Managing Director Markus Jordans on start-ups as engines for innovation – and what their founders need to bring to the table.
Mr Jordans, what does someone who wants to found a start-up with you need to bring to the table?
There are two things that are decisive for me: The idea itself and the team behind it. The application of the idea, how the market environment looks and the potential for the business case should already be clear. Just as important are the personalities behind the idea: They must have a burning passion for their business. The founders should have an inner conviction – and they should also be able to convey this to the outside world.
LaKart is a current example here at umlaut: An app which digitalises the order process in restaurants. The founder is also an umlaut colleague – who is now also the boss of his own start-up.
Exactly, Moamen El-Tahwagi was already on board and had been carrying this idea around with him. He then presented it to my colleague Marc Althoff and distilled his focus over two or three iterations. What fascinated me about it was that the application is astonishingly simple and we can use it to become active in this area. It saves time and effort for customers and restauranteurs. You almost ask yourself: Why hasn’t the gastronomy industry been doing this for the lunchtime slot – which is all about sales per hour – for years now? With the coronavirus, its relevance has once again increased because the product also serves as a way to avoid contact.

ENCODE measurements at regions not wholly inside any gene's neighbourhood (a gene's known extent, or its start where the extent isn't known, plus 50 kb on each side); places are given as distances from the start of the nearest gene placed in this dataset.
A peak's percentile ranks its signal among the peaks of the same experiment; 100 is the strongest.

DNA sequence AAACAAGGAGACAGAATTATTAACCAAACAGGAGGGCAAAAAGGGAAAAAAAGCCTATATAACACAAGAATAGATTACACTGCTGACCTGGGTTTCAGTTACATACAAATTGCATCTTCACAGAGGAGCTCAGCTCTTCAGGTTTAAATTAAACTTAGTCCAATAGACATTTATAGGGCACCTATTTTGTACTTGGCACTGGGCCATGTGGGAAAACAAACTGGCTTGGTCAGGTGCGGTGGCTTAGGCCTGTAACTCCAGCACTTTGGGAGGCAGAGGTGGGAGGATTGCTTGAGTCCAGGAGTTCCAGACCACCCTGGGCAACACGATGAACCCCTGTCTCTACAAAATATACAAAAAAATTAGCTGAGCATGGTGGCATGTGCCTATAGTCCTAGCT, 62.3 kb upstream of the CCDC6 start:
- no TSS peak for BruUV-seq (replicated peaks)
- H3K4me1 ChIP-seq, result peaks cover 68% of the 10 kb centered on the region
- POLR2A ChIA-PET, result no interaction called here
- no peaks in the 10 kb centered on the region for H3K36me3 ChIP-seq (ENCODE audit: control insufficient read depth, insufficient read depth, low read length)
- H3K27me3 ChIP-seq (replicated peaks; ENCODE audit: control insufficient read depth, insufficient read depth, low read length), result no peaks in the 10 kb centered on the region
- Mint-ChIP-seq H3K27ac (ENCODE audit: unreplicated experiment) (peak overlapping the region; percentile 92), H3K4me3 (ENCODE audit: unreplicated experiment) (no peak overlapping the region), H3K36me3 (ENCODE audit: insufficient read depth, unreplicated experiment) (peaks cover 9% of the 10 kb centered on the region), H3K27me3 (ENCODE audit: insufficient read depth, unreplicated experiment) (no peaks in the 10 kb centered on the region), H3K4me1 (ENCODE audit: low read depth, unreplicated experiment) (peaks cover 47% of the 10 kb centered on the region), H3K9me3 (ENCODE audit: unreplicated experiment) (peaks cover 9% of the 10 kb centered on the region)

You yourself also founded a subsidiary company at umlaut in 2017. How does that differ from this kind of start-up investment?
The difference is that we are investing in whole new fields of business. Gastronomy is, for example, already far removed from our everyday arena. This is brave but we dare to do it. After all, our confidence is based on our comprehensive know-how, for example in the field of digitalisation. That’s why we are also to provide our knowledge and expertise, alongside the financing. We are a powerhouse of skills and we already have market access for many industries.
What do you expect from the initiative for umlaut?
We are always driven by innovation, even when it comes to our existing companies. In principal, we have been founding start-ups for over 20 years. What we are thinking about more is how this can also work with external parties. For example, with large industrial companies who want to form spin-off companies, or small conglomerates who say: Hey, should we collaborate on this?
Start-ups offer an additional possibility here to go a step further – for example, to completely break out of the business that characterises our daily lives. Of course, this also involves higher risk in part – not every idea has wings. However, this is what we want to convey to our employees too: Push these issues and help shape your career path. Be brave and do good things. Nothing can hold back good ideas – once they have gained momentum.